Stress Response and Virulence Potential Modulating Effect of Peppermint Essential Oil in Campylobacter jejuni


Campylobacter jejuni is one of the most common food-borne bacteria that causes gastrointestinal symptoms. In the present study we have investigated the molecular basis of the anti-Campylobacter effect of peppermint essential oil (PEO), one of the oldest EO used to treat gastrointestinal diseases. Transcriptomic, quantitative reverse transcription-polymerase chain reaction (qRT-PCR) and proteomic, two-dimensional polyacryl amid gel electrophoresis (2D-PAGE) methods have revealed that, in the presence of a sublethal concentration of PEO, the expression of several virulence-associated genes was decreased (cheY 0.84x; flhB 0.79x; flgE 0.205x; cadF 0.08x; wlaB 0.89x; porA 0.25x; cbf2 4.3x) while impaired motility was revealed with a functional analysis. Scanning electron micrographs of the exposed cells showed that, unlike in the presence of other stresses, the originally curved C. jejuni cells straightened upon PEO exposure. Gaining insight into the molecular background of this stress response, we have revealed that in the presence of PEO C. jejuni dominantly exerts a general stress response that elevates the expression of general stress genes like dnaK, groEL, groES (10.41x, 3.63x, and 4.77x). The most important genes dps, sodB, and katA involved in oxidative stress responses showed however moderate transcriptional elevations (1,58x, 1,55x, and 1,85x)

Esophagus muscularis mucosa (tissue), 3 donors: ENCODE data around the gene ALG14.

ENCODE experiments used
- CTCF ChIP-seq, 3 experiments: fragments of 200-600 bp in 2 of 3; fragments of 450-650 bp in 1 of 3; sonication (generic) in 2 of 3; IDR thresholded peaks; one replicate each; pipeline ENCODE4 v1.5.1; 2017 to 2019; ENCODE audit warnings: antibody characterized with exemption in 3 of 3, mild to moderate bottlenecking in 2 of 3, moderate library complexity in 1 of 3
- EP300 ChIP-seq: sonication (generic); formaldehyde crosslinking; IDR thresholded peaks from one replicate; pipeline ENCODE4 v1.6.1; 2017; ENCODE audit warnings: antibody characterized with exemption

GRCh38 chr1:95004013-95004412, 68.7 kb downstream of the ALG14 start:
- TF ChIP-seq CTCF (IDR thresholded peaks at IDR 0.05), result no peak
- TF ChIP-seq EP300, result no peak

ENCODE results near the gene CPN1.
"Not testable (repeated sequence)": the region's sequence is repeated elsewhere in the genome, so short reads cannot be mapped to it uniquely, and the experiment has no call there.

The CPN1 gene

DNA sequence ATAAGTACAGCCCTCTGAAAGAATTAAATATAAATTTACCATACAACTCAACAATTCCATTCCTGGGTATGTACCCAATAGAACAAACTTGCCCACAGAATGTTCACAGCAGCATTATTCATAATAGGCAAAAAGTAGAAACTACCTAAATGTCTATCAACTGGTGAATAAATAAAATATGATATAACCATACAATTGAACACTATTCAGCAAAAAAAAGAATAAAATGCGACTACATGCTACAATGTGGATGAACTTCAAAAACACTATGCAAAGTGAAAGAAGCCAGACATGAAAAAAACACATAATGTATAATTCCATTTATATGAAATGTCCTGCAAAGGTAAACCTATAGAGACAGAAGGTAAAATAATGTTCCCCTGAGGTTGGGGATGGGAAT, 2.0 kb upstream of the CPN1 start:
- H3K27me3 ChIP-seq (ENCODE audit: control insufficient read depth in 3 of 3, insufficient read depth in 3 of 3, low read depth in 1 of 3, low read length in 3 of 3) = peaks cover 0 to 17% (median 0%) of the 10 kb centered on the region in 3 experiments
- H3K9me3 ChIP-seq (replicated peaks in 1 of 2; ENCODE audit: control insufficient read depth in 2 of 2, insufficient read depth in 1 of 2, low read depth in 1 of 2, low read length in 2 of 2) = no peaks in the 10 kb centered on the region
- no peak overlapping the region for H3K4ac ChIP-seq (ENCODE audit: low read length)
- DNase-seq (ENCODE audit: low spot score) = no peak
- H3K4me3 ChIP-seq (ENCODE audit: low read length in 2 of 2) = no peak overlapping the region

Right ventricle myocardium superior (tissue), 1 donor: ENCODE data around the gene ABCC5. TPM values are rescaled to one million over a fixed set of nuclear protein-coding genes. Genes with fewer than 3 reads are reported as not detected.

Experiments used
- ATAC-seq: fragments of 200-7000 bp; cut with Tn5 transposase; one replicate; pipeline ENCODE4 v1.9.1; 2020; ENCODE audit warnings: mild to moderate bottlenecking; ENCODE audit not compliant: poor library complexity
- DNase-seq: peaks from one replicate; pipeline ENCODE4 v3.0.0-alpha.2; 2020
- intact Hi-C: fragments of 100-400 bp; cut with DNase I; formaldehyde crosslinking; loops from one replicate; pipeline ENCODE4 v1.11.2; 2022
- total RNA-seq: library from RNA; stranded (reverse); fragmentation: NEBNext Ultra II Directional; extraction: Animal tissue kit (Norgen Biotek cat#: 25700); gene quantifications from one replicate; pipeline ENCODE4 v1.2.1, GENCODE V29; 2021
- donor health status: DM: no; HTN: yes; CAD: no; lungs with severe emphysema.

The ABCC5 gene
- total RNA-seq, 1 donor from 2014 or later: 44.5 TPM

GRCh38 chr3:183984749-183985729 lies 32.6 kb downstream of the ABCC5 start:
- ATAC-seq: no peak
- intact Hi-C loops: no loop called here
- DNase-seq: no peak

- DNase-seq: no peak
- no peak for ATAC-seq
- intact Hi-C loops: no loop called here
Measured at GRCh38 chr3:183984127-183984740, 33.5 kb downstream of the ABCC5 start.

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oai:doaj.org/article:d83f3238cf514780b700317ad02029d9Last time updated on 6/4/2019

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